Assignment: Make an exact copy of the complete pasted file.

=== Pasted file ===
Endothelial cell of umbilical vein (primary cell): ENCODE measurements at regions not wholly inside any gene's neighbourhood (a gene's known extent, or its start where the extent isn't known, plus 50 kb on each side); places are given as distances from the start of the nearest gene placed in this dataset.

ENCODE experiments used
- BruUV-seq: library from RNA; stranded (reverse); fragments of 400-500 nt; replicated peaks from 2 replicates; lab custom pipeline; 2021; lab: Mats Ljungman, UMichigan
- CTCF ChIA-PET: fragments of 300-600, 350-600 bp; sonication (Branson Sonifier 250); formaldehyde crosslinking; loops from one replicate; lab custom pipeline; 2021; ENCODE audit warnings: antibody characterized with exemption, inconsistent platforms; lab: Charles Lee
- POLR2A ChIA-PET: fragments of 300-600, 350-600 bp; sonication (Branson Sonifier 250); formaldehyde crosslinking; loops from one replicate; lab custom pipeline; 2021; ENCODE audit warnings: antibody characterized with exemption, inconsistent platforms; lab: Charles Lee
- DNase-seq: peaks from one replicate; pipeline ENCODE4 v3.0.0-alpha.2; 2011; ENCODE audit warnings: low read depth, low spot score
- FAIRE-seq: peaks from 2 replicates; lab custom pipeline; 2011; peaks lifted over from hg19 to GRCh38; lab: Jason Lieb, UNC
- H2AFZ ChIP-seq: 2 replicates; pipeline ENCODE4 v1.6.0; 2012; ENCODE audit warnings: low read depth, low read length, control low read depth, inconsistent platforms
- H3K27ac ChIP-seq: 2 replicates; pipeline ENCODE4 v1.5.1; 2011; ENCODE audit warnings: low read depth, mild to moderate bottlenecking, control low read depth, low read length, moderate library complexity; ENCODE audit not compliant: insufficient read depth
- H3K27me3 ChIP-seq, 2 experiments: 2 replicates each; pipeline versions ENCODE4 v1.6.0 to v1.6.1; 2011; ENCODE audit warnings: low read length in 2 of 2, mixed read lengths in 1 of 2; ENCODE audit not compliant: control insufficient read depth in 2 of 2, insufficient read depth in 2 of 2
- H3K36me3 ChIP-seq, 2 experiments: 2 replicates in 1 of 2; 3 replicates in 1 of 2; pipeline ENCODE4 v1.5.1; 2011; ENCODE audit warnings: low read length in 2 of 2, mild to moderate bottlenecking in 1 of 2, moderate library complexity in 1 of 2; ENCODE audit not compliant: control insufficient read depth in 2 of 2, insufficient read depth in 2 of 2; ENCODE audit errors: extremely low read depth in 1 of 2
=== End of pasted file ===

Endothelial cell of umbilical vein (primary cell): ENCODE measurements at regions not wholly inside any gene's neighbourhood (a gene's known extent, or its start where the extent isn't known, plus 50 kb on each side); places are given as distances from the start of the nearest gene placed in this dataset.

ENCODE experiments used
- BruUV-seq: library from RNA; stranded (reverse); fragments of 400-500 nt; replicated peaks from 2 replicates; lab custom pipeline; 2021; lab: Mats Ljungman, UMichigan
- CTCF ChIA-PET: fragments of 300-600, 350-600 bp; sonication (Branson Sonifier 250); formaldehyde crosslinking; loops from one replicate; lab custom pipeline; 2021; ENCODE audit warnings: antibody characterized with exemption, inconsistent platforms; lab: Charles Lee
- POLR2A ChIA-PET: fragments of 300-600, 350-600 bp; sonication (Branson Sonifier 250); formaldehyde crosslinking; loops from one replicate; lab custom pipeline; 2021; ENCODE audit warnings: antibody characterized with exemption, inconsistent platforms; lab: Charles Lee
- DNase-seq: peaks from one replicate; pipeline ENCODE4 v3.0.0-alpha.2; 2011; ENCODE audit warnings: low read depth, low spot score
- FAIRE-seq: peaks from 2 replicates; lab custom pipeline; 2011; peaks lifted over from hg19 to GRCh38; lab: Jason Lieb, UNC
- H2AFZ ChIP-seq: 2 replicates; pipeline ENCODE4 v1.6.0; 2012; ENCODE audit warnings: low read depth, low read length, control low read depth, inconsistent platforms
- H3K27ac ChIP-seq: 2 replicates; pipeline ENCODE4 v1.5.1; 2011; ENCODE audit warnings: low read depth, mild to moderate bottlenecking, control low read depth, low read length, moderate library complexity; ENCODE audit not compliant: insufficient read depth
- H3K27me3 ChIP-seq, 2 experiments: 2 replicates each; pipeline versions ENCODE4 v1.6.0 to v1.6.1; 2011; ENCODE audit warnings: low read length in 2 of 2, mixed read lengths in 1 of 2; ENCODE audit not compliant: control insufficient read depth in 2 of 2, insufficient read depth in 2 of 2
- H3K36me3 ChIP-seq, 2 experiments: 2 replicates in 1 of 2; 3 replicates in 1 of 2; pipeline ENCODE4 v1.5.1; 2011; ENCODE audit warnings: low read length in 2 of 2, mild to moderate bottlenecking in 1 of 2, moderate library complexity in 1 of 2; ENCODE audit not compliant: control insufficient read depth in 2 of 2, insufficient read depth in 2 of 2; ENCODE audit errors: extremely low read depth in 1 of 2